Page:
Morihei Ueshiba, who founded Aikido early in this century, intended that his martial art would give form to profound spiritual truth, and lead to a unification of the world's peoples. He saw Aikido not as a fighting method or as a competitive sport but rather as a means of becoming one with the laws of universal order--ki, or life energy. Unfortunately, the subtleties of Ueshiba's teachings, veiled in the esoteric terminology of Shinto, can be puzzling for even the most advanced practitioners. They are not passed down today, and have never been introduced to the West. Gleason, a fifth-degree (Godan) black belt in Aikido, recognizing the importance of the spiritual aspects of the discipline, researched its roots in Shinto, and in this book is able to offer a clear explanation of Ueshiba's teachings.
• Unlike the common "how-to" manuals on basic technique, this is the first book to introduce the underlying spiritual principles of Aikido--the elusive concept of kototama (word souls), expressed as one spirit, four souls, three origins, and eight powers--and how they relate to the forms.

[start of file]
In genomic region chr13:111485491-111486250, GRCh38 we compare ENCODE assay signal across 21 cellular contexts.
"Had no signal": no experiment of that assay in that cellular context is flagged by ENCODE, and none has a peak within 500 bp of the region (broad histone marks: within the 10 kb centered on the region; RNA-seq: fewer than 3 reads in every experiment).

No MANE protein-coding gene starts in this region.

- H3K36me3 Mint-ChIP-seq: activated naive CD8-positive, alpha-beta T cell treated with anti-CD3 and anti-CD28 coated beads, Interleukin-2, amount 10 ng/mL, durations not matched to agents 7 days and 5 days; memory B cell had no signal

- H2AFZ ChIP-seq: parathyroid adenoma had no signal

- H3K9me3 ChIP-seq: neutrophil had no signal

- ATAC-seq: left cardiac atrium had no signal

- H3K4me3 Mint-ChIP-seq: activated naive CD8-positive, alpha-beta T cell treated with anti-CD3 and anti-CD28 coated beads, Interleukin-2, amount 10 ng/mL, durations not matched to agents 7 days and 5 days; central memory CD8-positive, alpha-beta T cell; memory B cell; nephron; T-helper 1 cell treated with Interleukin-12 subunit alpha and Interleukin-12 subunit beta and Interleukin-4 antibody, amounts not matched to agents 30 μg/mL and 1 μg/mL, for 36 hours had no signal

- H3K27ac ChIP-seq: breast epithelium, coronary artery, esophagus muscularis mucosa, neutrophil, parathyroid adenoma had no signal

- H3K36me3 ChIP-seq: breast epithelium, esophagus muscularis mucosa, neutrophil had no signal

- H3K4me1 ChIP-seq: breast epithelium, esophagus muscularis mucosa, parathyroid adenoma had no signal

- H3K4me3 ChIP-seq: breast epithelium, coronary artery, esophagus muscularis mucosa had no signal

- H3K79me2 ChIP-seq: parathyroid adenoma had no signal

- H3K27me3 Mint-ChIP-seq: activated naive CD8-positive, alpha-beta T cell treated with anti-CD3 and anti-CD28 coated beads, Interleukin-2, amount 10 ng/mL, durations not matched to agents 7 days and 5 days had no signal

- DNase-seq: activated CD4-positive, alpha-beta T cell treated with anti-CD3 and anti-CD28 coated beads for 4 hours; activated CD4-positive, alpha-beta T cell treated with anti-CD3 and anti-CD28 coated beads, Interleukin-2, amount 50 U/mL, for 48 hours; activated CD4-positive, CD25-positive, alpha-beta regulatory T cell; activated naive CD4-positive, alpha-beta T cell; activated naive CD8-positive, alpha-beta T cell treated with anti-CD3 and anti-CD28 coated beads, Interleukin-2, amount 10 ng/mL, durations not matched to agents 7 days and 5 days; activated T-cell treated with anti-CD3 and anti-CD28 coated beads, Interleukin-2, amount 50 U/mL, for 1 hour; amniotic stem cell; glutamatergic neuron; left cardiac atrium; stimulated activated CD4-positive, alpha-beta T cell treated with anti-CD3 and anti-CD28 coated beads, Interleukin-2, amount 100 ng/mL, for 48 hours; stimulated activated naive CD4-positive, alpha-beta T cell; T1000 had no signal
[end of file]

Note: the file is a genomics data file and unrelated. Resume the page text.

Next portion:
• Teaches the student how to use Aikido to accomplish spiritual goals.
• Reveals little-known teachings of Shinto and Aikido, relating them to Buddhism, Christianity, and other spiritual teachings.
William Gleason has studied aikido and Japanese medicine and philosophy since 1969, including 10 years of study in Japan. The director of Shobu Aikido in Boston and a 6th dan instructor, he is the author of Aikido and Words of Power and The Spiritual Foundations of Aikido, and translator of Mitsugi Saotome’s Principles of Aikido.
"If interested in a serious exploration of Japanese religion, the practice of Zen, or aikido history, this title could serve well. It thoroughly explains the basic philosophical concepts behind this martial art and the components of Shinto and Zen."